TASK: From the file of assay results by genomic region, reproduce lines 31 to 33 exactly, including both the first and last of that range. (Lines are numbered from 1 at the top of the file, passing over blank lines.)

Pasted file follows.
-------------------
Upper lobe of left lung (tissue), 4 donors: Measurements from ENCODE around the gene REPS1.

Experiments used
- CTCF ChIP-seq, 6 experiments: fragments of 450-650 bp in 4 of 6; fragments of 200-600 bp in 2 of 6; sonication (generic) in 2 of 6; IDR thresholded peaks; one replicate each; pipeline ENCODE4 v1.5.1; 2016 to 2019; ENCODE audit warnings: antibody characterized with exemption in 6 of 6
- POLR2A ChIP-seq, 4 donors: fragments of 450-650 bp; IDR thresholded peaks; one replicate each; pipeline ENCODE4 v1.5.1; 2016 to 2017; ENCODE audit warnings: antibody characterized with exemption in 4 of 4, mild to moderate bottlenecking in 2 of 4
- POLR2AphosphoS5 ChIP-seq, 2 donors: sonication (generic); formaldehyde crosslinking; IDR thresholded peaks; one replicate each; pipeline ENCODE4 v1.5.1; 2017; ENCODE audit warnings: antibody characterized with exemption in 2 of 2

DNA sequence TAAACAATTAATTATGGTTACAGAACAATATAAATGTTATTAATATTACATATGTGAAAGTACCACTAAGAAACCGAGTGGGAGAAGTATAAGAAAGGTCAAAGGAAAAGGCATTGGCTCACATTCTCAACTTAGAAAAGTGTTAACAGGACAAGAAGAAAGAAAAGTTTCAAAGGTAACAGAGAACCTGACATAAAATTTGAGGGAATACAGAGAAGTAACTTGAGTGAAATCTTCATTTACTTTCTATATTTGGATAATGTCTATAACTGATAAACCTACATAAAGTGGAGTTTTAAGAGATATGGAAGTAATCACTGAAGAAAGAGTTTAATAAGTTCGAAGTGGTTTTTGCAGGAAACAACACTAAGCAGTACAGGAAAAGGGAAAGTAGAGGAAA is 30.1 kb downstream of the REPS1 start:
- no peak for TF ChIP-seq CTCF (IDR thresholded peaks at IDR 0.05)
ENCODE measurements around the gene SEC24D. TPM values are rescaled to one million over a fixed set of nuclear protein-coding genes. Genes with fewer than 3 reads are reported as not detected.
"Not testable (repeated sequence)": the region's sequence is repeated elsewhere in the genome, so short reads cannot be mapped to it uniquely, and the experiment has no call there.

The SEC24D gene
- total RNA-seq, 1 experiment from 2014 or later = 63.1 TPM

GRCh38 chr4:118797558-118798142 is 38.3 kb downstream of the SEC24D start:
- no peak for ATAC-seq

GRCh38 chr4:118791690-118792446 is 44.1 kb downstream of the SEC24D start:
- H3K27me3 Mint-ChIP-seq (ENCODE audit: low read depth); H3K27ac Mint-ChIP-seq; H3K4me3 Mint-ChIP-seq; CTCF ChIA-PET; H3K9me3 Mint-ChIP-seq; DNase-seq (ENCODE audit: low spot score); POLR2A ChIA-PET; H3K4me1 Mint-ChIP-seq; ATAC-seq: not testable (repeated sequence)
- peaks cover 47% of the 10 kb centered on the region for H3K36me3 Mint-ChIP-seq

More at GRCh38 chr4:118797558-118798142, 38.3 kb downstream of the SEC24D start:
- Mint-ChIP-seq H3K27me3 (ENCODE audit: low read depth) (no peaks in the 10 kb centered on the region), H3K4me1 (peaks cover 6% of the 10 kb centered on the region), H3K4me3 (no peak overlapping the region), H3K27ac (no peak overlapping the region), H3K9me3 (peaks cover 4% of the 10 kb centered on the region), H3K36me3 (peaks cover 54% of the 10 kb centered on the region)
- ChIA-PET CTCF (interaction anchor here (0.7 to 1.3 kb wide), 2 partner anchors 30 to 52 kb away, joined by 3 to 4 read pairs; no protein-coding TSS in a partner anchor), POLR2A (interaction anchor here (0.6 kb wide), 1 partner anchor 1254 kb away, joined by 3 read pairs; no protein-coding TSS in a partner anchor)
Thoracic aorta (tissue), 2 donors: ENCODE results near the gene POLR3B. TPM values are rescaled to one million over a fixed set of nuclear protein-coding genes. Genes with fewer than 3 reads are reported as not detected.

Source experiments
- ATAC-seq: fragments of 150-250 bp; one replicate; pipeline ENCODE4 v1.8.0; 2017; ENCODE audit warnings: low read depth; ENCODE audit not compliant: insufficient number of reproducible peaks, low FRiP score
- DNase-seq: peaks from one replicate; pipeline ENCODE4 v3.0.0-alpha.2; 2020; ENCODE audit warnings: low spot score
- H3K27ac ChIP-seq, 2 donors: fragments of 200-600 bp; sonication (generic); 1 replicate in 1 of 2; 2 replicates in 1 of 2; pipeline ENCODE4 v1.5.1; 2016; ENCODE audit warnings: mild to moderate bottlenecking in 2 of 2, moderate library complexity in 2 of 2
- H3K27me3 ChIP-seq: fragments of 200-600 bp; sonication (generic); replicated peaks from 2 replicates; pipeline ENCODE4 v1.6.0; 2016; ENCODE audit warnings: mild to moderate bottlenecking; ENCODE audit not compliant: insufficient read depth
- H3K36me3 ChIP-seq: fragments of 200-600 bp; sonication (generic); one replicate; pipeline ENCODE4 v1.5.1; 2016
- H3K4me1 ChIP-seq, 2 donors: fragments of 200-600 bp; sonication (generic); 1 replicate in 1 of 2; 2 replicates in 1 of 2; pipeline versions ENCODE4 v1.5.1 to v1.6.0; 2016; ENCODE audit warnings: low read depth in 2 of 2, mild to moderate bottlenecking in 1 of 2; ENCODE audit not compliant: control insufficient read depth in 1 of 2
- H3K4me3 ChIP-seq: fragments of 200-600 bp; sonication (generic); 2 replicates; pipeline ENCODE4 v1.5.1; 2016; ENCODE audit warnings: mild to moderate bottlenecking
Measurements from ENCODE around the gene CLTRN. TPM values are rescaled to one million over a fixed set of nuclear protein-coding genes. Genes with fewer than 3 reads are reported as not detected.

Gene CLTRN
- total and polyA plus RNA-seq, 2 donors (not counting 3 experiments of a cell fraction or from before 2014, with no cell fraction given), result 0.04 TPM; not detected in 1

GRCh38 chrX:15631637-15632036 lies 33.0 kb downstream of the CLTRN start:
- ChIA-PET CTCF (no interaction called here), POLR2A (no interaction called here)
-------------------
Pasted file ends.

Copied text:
- total and polyA plus RNA-seq, 2 donors (not counting 3 experiments of a cell fraction or from before 2014, with no cell fraction given), result 0.04 TPM; not detected in 1

GRCh38 chrX:15631637-15632036 lies 33.0 kb downstream of the CLTRN start:
- ChIA-PET CTCF (no interaction called here), POLR2A (no interaction called here)